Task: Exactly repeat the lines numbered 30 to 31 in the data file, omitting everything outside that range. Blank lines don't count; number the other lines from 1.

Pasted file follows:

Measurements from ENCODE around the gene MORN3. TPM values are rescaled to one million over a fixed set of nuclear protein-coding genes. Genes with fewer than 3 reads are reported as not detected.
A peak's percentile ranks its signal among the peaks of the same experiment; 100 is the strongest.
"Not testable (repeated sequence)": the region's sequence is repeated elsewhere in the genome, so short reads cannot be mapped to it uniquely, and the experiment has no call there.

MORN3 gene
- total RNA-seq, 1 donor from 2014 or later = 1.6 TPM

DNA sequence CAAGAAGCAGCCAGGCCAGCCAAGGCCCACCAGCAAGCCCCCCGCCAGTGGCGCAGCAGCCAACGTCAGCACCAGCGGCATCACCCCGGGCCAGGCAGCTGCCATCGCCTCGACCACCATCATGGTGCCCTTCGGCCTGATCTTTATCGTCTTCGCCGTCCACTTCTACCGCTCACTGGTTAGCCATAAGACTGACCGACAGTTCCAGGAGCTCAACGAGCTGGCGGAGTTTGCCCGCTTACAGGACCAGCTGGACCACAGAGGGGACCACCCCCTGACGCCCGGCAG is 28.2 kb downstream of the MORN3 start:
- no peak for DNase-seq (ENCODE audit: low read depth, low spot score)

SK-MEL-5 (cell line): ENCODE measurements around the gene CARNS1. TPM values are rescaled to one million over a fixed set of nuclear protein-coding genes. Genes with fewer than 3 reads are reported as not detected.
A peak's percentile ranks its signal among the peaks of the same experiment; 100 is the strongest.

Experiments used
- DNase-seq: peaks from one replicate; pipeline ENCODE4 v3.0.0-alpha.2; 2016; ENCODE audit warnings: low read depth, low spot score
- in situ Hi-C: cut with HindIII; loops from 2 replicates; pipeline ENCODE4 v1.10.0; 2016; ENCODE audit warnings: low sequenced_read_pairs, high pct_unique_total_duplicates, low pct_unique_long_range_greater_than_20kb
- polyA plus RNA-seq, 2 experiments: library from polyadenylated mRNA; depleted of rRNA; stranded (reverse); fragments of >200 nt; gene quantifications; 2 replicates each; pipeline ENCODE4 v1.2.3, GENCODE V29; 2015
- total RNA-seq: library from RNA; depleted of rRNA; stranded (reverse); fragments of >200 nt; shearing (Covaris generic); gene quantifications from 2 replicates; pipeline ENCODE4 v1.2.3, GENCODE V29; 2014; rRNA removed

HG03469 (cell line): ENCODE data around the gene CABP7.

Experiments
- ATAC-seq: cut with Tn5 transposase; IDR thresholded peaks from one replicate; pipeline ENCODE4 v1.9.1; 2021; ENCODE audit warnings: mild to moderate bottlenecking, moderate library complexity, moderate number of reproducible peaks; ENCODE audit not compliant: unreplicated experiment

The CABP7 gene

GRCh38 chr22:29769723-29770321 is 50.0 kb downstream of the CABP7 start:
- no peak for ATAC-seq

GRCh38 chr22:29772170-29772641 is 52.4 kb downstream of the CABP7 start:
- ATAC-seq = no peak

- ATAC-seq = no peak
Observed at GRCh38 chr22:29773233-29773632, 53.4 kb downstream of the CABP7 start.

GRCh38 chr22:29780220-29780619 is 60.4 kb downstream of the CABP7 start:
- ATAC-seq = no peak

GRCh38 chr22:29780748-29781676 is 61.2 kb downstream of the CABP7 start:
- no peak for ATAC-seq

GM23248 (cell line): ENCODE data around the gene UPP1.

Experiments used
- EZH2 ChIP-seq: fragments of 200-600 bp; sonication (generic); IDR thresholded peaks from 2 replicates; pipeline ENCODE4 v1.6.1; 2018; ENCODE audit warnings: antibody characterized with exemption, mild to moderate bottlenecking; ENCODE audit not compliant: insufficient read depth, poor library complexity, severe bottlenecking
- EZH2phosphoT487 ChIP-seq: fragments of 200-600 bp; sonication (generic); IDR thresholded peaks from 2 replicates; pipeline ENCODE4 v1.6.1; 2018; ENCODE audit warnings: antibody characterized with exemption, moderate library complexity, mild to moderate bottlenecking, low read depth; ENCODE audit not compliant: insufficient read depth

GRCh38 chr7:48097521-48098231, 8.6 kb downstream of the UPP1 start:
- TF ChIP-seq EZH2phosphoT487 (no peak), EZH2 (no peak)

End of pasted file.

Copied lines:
Experiments used
- EZH2 ChIP-seq: fragments of 200-600 bp; sonication (generic); IDR thresholded peaks from 2 replicates; pipeline ENCODE4 v1.6.1; 2018; ENCODE audit warnings: antibody characterized with exemption, mild to moderate bottlenecking; ENCODE audit not compliant: insufficient read depth, poor library complexity, severe bottlenecking